Wednesday, May 16, 2012

Can We Solve Honolulu’s Pervasive Traffic Congestion Problem?

Yes we can!

There are several specific projects that mitigate congestion that if one could magically install half of them overnight, Honolulu’s congestion level would be so low that traffic congestion would be removed from people’s list of worries. That would be a great thing for quality of life on Oahu and a booster to our tourism and the overall local economy.

Part 1 gives some background on congestion (did you know that some congestion is a good thing?) and presents low cost and shorter term traffic congestion solutions. Part 2 presents longer term, high cost traffic congestion solutions.

Honolulu Traffic Congestion – Part 1: From Bumper-to-bumper to Zoom-zoom by Removing One Third of Honolulu's Traffic Congestion for Less Than $500 Million

Honolulu Traffic Congestion – Part 2: Up-shift to Overdrive by Removing another One Third of Honolulu's Traffic Congestion for Less Than $5 Billion

These two white papers illustrate the dozens of doable, affordable, all-local-labor and effective projects for mitigating one of our largest problems on Oahu, traffic congestion.

Traffic congestion mitigation in Honolulu is in the hands of government and politicians. They may actually be the main causes of our traffic congestion.


Anonymous said...

I hear you and I think their going ahead with out all the funds is awful.They want to take the bus and Hani van monies to show the feds they have the money. They can't pay it back and how can ofilme synthse they take from a working system to give to one that will be bankrupt like all the others. Just check and see. Most rails fail because they can't make it on the fares. We do not need to be having our chidren end up payng for something that does't work.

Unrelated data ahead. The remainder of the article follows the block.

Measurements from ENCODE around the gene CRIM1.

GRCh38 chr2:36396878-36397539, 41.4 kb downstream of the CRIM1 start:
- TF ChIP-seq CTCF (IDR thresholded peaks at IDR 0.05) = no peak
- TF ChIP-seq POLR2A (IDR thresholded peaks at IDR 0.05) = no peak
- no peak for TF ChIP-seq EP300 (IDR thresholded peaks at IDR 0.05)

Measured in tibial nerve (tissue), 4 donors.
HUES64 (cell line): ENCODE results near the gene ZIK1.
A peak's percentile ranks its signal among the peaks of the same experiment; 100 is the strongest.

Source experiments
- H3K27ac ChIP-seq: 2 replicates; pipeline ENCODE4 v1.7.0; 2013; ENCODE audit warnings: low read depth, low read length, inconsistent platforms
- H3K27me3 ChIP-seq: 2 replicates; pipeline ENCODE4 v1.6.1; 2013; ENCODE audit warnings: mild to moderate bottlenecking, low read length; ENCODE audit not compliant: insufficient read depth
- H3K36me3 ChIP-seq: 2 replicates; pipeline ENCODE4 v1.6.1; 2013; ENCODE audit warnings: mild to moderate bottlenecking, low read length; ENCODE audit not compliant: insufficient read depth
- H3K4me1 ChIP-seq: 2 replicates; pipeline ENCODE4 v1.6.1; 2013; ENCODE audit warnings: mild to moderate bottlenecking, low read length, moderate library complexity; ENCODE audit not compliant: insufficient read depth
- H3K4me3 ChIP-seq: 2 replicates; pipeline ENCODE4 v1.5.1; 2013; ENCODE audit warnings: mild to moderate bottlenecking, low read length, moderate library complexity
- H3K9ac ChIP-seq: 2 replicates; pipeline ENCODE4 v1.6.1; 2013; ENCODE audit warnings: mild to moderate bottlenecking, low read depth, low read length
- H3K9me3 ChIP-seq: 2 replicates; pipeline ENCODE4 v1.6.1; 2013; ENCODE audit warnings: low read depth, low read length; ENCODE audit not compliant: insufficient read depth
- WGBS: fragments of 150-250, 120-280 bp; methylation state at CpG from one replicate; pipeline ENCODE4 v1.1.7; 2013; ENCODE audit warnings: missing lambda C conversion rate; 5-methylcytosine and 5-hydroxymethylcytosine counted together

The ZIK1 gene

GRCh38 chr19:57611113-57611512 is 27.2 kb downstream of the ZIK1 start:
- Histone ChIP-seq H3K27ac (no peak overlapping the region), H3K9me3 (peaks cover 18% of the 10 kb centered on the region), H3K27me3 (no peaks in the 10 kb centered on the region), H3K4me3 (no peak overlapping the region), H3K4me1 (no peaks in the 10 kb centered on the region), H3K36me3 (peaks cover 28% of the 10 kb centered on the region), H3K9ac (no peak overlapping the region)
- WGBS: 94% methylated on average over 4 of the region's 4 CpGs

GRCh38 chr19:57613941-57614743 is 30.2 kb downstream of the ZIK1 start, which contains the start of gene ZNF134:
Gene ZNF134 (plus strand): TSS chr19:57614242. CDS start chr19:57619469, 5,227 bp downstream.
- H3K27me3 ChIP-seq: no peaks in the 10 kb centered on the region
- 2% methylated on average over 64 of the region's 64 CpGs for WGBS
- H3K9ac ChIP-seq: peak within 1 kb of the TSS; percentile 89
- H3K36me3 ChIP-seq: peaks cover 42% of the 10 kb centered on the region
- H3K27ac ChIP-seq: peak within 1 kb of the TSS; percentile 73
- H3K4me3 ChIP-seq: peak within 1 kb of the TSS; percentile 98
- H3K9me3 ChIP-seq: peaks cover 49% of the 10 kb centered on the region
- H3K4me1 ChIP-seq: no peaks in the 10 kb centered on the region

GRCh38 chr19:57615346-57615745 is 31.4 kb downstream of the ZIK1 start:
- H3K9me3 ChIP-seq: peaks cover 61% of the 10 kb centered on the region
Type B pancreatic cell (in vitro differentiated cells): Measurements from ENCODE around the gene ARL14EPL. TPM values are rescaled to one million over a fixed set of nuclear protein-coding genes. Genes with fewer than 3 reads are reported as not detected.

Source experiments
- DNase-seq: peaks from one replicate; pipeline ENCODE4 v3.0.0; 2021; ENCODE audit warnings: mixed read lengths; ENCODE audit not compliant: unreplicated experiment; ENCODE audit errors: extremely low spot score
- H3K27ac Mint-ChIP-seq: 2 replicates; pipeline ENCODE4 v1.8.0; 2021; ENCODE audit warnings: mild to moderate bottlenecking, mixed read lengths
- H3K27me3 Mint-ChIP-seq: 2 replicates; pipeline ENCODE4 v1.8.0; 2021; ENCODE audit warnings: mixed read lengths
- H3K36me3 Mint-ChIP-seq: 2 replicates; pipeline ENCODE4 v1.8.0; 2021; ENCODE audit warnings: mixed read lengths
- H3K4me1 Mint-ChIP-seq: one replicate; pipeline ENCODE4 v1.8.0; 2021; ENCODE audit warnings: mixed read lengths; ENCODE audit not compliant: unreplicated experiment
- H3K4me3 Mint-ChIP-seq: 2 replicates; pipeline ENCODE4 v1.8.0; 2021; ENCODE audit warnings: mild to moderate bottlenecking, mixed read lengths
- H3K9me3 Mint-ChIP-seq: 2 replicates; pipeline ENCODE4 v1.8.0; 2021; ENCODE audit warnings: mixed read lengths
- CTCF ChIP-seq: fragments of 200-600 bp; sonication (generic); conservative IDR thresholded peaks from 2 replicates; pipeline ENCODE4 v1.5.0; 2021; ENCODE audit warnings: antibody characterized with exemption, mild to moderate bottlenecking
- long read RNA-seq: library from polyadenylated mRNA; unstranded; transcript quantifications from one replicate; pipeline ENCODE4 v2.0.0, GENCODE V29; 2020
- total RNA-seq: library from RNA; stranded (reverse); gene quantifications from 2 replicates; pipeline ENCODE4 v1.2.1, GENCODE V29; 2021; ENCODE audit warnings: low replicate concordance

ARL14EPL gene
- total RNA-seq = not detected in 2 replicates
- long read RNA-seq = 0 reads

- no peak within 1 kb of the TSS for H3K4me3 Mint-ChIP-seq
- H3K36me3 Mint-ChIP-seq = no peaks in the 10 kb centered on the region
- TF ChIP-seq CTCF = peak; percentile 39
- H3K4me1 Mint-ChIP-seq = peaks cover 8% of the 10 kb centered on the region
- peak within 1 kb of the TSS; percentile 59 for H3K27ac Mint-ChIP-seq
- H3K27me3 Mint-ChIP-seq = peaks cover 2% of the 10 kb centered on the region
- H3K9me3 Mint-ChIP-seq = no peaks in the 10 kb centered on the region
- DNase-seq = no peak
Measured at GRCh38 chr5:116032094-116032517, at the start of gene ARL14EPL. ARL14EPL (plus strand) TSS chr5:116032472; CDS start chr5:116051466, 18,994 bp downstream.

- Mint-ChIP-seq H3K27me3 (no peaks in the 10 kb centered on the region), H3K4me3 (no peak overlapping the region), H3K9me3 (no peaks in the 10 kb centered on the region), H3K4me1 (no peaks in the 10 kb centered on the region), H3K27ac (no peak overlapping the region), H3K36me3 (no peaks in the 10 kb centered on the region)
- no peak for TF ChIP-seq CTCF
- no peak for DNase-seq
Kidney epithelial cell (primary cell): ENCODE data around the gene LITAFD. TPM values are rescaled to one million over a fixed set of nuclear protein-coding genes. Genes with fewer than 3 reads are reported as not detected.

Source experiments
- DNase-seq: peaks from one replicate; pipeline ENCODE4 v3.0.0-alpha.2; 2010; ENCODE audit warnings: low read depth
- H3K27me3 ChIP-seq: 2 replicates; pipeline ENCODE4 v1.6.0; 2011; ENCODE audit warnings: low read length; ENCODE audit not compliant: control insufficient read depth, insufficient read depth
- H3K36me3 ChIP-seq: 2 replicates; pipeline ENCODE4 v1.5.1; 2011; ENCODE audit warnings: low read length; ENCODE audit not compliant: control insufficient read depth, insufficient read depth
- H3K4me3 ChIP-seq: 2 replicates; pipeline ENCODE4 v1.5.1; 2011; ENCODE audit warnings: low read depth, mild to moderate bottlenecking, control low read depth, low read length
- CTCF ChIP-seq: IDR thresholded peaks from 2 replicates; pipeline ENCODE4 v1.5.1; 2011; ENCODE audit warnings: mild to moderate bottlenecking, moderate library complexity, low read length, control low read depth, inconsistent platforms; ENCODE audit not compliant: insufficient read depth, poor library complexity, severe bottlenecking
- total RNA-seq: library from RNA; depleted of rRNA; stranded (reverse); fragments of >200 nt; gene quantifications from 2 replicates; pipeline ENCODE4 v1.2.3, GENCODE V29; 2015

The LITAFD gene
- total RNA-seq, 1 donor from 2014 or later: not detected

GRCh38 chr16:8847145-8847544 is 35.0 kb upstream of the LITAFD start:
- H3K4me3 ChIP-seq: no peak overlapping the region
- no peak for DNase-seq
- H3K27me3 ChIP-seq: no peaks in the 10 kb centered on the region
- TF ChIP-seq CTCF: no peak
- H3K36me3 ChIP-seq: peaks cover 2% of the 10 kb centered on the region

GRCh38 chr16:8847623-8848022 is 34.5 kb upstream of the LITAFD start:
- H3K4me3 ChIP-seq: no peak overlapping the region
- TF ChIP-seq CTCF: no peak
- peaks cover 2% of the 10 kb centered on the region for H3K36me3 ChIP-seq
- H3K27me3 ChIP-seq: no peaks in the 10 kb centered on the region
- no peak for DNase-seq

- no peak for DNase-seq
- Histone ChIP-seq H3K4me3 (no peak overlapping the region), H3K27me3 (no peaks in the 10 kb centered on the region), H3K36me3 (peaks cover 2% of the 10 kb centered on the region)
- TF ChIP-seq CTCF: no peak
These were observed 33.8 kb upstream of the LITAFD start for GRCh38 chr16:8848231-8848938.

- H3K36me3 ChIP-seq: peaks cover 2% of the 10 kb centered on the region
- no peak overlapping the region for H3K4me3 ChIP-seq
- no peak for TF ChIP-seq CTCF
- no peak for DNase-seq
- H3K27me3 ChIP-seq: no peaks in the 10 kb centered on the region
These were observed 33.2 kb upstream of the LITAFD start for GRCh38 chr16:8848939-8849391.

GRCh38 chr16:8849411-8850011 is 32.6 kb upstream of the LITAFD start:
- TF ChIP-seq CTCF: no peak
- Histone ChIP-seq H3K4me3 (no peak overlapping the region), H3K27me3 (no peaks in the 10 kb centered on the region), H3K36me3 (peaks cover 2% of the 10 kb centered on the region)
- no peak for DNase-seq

Anonymous said...

Honolulu has an Intelligent Transportation System which does not appear to have all the elements of ITS to manage or relieve traffic congestion on the H1 or improve traffic flow in Downtown. Two elements of ITS are missing such as Ramp Meters and Variable Speed Limit Signs. A third element as road sensors may not be there also. And AI software designed under specifications of a traffic engineer to mimic what a traffic engineer would do when confronted with data transmitted by the road sensors.

Panos Prevedouros said...

Honolulu clearly has lopsided priorities:

The Traffic Management Center would help coordinate and take advantage of installed ITS. It started when Mufi was mayor. They are still finishing the building... No traffic relief in sight till late 2013.

Meanwhile, the rail, which has incomplete Final Design and no federal funding, has started construction!